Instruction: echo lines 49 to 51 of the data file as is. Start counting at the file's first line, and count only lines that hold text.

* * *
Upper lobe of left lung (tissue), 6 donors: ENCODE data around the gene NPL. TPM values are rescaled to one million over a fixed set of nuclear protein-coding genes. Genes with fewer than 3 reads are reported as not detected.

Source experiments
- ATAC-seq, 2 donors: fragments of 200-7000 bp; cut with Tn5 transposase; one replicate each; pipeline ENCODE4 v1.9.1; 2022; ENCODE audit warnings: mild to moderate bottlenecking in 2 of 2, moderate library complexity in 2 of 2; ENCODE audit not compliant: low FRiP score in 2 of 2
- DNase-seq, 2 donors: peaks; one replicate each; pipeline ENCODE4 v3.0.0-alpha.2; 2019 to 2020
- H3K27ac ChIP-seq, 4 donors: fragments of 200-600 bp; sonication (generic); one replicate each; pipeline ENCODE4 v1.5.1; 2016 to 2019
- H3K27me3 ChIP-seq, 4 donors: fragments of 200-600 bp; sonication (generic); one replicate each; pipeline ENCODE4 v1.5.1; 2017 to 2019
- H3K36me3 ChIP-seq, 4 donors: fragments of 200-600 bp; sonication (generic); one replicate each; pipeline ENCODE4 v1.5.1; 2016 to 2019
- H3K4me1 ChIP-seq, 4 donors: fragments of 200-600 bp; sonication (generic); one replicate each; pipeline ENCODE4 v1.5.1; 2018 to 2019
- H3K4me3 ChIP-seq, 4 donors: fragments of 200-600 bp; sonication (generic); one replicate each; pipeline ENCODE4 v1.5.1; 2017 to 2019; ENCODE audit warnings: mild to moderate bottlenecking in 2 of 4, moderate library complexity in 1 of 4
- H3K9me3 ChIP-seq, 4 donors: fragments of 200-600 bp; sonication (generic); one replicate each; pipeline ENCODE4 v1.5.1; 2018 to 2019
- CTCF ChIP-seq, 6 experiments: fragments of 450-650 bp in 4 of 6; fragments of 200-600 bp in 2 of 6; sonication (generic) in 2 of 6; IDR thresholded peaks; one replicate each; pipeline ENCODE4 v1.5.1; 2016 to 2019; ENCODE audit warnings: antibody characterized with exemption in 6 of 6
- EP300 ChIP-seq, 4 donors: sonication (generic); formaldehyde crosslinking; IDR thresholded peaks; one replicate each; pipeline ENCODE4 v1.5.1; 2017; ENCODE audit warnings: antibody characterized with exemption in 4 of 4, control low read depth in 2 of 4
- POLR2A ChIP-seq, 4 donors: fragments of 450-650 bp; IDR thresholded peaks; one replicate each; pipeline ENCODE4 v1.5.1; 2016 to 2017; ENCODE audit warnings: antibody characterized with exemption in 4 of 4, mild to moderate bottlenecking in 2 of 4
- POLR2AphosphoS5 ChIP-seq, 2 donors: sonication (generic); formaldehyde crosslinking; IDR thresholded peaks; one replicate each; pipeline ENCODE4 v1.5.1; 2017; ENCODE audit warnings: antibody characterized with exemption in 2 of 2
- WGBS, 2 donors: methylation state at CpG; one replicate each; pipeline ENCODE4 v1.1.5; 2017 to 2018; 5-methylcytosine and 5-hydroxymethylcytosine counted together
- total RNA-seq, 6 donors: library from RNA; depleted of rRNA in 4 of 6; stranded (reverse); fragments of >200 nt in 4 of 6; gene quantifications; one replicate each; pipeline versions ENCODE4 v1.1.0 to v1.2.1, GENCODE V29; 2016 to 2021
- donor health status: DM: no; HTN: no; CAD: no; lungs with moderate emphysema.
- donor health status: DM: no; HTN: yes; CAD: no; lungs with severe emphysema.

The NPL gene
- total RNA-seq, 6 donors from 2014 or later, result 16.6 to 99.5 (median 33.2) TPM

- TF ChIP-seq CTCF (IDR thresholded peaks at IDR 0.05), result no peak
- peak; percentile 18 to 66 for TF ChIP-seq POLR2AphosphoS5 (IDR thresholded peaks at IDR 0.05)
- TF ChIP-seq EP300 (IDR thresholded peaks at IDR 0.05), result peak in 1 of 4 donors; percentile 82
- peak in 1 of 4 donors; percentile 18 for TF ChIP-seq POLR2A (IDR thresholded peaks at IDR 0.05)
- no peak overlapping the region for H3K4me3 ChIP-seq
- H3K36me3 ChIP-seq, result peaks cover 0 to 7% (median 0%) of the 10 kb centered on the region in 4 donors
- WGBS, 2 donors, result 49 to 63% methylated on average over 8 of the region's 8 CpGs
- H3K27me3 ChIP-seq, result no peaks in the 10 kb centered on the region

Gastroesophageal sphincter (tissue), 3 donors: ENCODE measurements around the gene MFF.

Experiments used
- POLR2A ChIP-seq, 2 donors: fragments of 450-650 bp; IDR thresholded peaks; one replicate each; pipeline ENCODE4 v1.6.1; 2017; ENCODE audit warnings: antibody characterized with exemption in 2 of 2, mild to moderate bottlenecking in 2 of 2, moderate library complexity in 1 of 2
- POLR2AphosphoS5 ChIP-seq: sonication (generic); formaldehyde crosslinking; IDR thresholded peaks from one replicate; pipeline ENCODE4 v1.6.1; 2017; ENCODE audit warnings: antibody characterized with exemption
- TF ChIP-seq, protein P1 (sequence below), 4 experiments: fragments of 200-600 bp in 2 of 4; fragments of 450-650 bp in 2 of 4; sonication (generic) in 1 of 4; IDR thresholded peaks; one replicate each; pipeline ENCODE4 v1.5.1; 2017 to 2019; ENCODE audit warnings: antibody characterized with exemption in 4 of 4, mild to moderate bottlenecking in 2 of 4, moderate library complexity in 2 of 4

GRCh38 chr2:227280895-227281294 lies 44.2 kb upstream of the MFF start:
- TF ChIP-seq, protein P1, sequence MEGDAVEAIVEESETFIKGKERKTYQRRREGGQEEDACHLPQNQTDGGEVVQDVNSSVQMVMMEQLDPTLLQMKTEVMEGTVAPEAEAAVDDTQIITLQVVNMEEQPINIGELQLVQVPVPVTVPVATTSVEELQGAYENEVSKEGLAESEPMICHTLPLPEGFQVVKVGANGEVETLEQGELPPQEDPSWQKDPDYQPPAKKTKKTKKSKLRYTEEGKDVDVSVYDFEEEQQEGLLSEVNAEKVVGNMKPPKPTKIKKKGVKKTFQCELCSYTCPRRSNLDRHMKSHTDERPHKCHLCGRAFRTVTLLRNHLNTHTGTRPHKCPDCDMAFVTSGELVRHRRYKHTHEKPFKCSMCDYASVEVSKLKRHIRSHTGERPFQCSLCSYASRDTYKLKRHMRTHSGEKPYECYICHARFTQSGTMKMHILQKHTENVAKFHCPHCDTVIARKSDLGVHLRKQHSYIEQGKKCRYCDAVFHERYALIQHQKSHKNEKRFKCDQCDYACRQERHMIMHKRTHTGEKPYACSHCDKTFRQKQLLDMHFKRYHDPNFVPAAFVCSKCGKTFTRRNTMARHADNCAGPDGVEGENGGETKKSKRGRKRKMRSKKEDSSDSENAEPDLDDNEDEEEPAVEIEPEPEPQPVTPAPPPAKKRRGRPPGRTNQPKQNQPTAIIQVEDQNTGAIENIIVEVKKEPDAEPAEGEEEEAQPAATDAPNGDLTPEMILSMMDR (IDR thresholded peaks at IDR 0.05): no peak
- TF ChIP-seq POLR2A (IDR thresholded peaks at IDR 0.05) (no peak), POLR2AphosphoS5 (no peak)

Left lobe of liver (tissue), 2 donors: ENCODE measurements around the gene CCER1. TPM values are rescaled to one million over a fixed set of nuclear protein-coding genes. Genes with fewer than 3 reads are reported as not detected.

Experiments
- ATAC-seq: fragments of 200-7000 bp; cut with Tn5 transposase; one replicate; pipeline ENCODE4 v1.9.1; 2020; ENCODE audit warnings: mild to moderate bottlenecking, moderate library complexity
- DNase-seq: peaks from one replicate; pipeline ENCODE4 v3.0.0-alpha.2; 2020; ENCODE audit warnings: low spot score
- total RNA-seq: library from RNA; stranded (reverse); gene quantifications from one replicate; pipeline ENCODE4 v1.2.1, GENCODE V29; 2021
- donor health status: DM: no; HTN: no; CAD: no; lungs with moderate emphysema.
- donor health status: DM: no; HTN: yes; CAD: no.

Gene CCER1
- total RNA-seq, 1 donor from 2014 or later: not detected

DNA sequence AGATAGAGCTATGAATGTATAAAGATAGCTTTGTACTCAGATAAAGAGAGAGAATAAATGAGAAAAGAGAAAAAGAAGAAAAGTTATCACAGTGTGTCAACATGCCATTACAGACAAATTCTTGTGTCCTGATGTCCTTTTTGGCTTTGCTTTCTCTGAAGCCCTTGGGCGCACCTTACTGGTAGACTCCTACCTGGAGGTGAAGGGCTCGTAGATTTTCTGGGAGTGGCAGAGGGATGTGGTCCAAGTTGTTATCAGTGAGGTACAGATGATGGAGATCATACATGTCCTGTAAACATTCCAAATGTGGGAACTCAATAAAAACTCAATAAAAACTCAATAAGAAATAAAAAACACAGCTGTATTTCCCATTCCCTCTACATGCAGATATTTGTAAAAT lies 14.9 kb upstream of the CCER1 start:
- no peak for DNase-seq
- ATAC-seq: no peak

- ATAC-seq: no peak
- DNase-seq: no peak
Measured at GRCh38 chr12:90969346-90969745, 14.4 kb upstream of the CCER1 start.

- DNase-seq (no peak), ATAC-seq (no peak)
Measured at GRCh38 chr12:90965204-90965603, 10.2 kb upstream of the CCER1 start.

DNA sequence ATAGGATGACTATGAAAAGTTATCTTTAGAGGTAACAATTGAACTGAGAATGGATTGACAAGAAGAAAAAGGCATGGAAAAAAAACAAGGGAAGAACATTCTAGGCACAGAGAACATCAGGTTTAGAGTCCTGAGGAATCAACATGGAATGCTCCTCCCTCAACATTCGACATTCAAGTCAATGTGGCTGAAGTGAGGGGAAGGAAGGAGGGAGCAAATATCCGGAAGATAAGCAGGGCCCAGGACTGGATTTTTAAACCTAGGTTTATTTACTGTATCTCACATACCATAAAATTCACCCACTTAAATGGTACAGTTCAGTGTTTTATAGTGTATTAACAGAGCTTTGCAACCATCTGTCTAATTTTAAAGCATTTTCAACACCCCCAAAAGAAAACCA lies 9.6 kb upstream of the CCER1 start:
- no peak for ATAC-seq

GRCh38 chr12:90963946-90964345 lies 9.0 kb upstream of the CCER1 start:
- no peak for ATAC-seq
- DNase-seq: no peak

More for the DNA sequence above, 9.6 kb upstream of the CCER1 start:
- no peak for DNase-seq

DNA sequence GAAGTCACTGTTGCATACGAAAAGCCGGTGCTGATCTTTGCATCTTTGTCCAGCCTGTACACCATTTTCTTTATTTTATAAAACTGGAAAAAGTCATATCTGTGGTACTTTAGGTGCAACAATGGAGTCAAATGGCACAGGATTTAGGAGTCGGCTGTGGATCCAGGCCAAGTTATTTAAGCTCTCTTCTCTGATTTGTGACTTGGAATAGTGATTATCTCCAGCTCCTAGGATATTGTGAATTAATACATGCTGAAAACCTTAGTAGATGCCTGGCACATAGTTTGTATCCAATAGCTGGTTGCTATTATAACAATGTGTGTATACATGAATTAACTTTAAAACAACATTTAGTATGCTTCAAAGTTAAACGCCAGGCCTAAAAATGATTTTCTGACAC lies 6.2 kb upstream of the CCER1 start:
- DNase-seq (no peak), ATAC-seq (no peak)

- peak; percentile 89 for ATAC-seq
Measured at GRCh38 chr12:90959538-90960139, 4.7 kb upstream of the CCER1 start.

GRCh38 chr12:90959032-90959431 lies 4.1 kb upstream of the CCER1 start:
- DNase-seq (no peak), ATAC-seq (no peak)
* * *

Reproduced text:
- ATAC-seq: no peak
- DNase-seq: no peak
Measured at GRCh38 chr12:90969346-90969745, 14.4 kb upstream of the CCER1 start.